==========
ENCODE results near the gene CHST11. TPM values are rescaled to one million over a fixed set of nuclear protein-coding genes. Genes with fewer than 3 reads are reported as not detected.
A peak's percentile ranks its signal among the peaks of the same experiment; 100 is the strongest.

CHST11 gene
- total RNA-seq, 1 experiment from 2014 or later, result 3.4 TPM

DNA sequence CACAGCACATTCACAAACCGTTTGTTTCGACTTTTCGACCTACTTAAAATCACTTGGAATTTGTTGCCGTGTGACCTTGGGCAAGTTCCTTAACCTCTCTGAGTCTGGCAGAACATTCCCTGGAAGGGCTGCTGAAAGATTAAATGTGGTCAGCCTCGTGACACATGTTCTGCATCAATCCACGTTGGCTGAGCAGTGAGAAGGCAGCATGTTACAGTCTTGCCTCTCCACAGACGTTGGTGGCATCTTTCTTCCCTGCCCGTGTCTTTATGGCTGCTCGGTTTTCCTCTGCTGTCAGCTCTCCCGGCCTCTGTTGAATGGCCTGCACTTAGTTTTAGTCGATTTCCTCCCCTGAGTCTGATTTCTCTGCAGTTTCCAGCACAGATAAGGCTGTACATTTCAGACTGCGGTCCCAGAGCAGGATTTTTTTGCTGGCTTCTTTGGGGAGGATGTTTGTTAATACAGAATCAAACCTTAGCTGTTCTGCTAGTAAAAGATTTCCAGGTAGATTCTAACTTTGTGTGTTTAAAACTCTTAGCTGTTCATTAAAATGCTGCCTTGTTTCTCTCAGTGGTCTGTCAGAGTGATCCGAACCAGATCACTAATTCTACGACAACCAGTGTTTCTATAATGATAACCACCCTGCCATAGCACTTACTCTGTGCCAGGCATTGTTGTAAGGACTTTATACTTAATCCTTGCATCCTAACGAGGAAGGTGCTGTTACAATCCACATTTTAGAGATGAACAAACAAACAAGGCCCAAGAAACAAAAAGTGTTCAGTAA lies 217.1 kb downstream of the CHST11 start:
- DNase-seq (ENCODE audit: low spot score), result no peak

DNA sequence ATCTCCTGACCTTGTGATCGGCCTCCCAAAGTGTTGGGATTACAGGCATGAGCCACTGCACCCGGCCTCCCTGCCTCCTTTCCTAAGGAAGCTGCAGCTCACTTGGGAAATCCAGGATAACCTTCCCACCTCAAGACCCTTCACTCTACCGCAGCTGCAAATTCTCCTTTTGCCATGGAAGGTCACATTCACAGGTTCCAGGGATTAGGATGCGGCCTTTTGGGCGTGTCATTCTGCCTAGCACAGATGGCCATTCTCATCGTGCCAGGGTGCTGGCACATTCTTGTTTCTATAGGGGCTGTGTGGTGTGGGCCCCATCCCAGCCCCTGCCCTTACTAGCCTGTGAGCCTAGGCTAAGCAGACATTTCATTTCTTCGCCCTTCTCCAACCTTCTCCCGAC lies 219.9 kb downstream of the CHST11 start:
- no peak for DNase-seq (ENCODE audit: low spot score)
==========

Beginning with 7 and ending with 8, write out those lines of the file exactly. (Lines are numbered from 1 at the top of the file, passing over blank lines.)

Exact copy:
DNA sequence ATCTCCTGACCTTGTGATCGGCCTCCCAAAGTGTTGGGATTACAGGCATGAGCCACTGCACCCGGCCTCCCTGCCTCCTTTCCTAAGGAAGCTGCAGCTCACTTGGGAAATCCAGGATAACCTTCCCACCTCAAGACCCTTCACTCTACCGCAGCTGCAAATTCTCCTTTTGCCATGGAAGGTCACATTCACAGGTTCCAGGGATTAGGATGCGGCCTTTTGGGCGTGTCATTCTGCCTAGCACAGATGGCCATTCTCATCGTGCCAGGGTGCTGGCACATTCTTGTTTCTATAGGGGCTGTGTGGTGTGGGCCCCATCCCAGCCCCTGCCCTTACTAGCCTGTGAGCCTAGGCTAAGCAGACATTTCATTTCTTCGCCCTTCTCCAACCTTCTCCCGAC lies 219.9 kb downstream of the CHST11 start:
- no peak for DNase-seq (ENCODE audit: low spot score)